The Girl in Red
Berkley, June 2019
From the publisher—
It’s not safe for anyone alone in the woods. There are predators that come out at night: critters and coyotes, snakes and wolves. But the woman in the red jacket has no choice. Not since the Crisis came, decimated the population, and sent those who survived fleeing into quarantine camps that serve as breeding grounds for death, destruction, and disease. She is just a woman trying not to get killed in a world that doesn’t look anything like the one she grew up in, the one that was perfectly sane and normal and boring until three months ago.
There are worse threats in the woods than the things that stalk their prey at night. Sometimes, there are men. Men with dark desires, weak wills, and evil intents. Men in uniform with classified information, deadly secrets, and unforgiving orders. And sometimes, just sometimes, there’s something worse than all of the horrible people and vicious beasts combined.
Red doesn’t like to think of herself as a killer, but she isn’t about to let herself get eaten up just because she is a woman alone in the woods….
I read this book during the holidays and, weeks later, I’m still stewing about it. I guess that’s not necessarily a terrible thing because, after all, it means the book made a lasting impression on me but…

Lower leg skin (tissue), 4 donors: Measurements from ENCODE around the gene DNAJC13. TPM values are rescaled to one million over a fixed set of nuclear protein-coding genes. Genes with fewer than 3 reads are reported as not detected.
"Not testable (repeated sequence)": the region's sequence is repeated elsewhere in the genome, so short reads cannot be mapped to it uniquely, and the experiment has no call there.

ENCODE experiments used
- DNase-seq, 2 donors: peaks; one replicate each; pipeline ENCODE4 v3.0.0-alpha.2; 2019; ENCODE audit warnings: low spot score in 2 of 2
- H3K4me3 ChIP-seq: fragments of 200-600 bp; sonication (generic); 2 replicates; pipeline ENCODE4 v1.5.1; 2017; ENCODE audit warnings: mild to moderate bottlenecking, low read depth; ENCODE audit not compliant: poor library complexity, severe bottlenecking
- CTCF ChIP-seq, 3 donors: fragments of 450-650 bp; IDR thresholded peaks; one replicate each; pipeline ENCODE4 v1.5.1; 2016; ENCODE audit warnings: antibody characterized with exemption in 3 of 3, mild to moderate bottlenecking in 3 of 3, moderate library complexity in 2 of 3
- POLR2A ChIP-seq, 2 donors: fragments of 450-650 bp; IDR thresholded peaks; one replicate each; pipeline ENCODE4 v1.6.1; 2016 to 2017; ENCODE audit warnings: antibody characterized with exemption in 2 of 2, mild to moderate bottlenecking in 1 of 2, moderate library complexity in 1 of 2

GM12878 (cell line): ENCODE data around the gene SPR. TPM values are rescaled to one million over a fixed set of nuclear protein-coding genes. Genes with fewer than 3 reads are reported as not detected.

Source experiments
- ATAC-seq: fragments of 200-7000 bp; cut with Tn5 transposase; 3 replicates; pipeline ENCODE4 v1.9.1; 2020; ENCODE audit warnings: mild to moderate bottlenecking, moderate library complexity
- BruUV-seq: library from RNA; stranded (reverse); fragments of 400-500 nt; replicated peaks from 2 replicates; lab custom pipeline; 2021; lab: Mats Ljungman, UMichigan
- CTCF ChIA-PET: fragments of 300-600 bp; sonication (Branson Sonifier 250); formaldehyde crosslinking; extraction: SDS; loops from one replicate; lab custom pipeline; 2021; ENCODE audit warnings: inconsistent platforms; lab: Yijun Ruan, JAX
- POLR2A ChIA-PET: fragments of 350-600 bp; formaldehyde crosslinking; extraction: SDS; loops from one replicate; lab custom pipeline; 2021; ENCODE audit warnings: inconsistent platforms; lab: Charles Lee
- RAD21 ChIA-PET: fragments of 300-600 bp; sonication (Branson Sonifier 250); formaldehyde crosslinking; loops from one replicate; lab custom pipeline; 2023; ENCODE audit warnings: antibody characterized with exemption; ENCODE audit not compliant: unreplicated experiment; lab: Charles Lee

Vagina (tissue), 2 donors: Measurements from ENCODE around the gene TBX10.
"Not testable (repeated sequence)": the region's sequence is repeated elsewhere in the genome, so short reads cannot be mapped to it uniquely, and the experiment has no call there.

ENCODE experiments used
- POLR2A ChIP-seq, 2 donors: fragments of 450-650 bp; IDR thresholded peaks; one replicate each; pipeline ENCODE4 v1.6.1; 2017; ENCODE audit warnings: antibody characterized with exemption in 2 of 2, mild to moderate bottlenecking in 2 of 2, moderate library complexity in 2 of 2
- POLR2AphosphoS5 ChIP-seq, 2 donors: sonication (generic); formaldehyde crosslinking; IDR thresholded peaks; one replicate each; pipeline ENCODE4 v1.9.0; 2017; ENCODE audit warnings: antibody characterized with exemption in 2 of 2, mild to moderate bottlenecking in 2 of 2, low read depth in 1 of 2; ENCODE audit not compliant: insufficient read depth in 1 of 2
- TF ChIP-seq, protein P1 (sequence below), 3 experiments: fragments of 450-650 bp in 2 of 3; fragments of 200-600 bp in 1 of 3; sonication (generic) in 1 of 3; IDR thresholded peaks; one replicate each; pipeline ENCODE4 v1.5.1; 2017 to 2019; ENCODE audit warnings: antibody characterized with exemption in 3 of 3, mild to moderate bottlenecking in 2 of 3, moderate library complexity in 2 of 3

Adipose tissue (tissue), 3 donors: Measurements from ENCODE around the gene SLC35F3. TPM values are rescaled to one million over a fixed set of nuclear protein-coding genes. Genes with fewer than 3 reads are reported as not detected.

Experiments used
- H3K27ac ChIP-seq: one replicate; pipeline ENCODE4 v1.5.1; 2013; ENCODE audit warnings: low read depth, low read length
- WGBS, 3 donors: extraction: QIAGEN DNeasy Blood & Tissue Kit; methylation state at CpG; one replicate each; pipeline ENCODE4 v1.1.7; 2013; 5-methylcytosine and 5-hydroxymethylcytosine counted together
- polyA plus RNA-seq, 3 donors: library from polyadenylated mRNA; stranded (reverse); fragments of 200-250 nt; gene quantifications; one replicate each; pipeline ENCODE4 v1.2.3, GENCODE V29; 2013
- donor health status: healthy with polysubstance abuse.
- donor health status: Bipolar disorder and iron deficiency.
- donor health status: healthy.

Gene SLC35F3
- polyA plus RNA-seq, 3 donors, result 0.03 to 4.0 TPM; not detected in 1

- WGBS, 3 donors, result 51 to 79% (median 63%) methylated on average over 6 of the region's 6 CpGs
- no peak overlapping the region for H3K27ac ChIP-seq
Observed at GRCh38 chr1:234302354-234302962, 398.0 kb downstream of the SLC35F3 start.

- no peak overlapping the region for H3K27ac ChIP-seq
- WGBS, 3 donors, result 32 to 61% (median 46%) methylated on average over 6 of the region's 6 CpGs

Red is a young woman who’s apparently alone in the world following the advent of a pandemic cough but we soon learn that’s not entirely true. The author switches the scene back and forth from just before to now and back again, a style that can be confusing but it works well here. Red is determined to get to her grandmother’s house deep in the forest but has a perilous journey to get there. Fortunately, she’s somewhat prepared for the dangers she faces because she prepared well, unlike her parents and brother (who is so clueless you have to wonder how he made it as long as he did even before the Crisis). To add to her difficulties, Red is an amputee and, not that it matters to the story but she’s biracial, a nice touch.
Red has a number of twisty turny encounters but she keeps going for weeks, fending off bad guys and monsters as well as the government that wants to put everybody in quarantine (but even the government offers a hero of sorts) and the nearly unbearable tension kept me reading far into the night. As post-apocalyptic stories go, this one is a doozy and I loved how Ms. Henry turned Little Red Riding Hood and the Big Bad Wolf into an even scarier tale. So, why am I so bent out of shape? Well, I can’t tell you specifically because it would be a major spoiler but let me just say that Chapter 15 has a whopper of a surprise and I was left wanting so much more. I’m really torn because until then I was completely immersed but that nonending left me cold. Fortunately, not every reader sees it that way; all I can say is Bah Humbug…but dagnabbit, this was good!
Reviewed by Lelia Taylor, January 2020.